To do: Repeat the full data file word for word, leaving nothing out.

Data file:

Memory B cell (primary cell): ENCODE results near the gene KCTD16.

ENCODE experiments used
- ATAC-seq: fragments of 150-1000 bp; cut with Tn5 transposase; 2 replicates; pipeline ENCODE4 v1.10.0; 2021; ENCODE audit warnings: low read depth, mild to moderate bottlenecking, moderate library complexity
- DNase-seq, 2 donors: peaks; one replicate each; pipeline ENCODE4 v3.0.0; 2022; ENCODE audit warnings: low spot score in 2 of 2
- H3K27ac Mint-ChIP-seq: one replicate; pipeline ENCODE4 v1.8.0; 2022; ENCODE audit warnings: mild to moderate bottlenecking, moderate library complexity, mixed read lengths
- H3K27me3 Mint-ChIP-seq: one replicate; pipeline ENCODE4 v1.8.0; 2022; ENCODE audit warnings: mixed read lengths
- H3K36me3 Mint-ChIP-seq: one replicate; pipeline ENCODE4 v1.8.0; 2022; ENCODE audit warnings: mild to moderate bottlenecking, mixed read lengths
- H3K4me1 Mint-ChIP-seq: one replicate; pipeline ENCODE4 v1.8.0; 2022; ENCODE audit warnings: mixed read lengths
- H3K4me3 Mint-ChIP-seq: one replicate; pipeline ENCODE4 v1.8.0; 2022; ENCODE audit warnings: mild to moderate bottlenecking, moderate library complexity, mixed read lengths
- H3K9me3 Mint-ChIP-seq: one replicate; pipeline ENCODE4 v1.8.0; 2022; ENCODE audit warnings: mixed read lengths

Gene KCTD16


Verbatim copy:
Memory B cell (primary cell): ENCODE results near the gene KCTD16.

ENCODE experiments used
- ATAC-seq: fragments of 150-1000 bp; cut with Tn5 transposase; 2 replicates; pipeline ENCODE4 v1.10.0; 2021; ENCODE audit warnings: low read depth, mild to moderate bottlenecking, moderate library complexity
- DNase-seq, 2 donors: peaks; one replicate each; pipeline ENCODE4 v3.0.0; 2022; ENCODE audit warnings: low spot score in 2 of 2
- H3K27ac Mint-ChIP-seq: one replicate; pipeline ENCODE4 v1.8.0; 2022; ENCODE audit warnings: mild to moderate bottlenecking, moderate library complexity, mixed read lengths
- H3K27me3 Mint-ChIP-seq: one replicate; pipeline ENCODE4 v1.8.0; 2022; ENCODE audit warnings: mixed read lengths
- H3K36me3 Mint-ChIP-seq: one replicate; pipeline ENCODE4 v1.8.0; 2022; ENCODE audit warnings: mild to moderate bottlenecking, mixed read lengths
- H3K4me1 Mint-ChIP-seq: one replicate; pipeline ENCODE4 v1.8.0; 2022; ENCODE audit warnings: mixed read lengths
- H3K4me3 Mint-ChIP-seq: one replicate; pipeline ENCODE4 v1.8.0; 2022; ENCODE audit warnings: mild to moderate bottlenecking, moderate library complexity, mixed read lengths
- H3K9me3 Mint-ChIP-seq: one replicate; pipeline ENCODE4 v1.8.0; 2022; ENCODE audit warnings: mixed read lengths

Gene KCTD16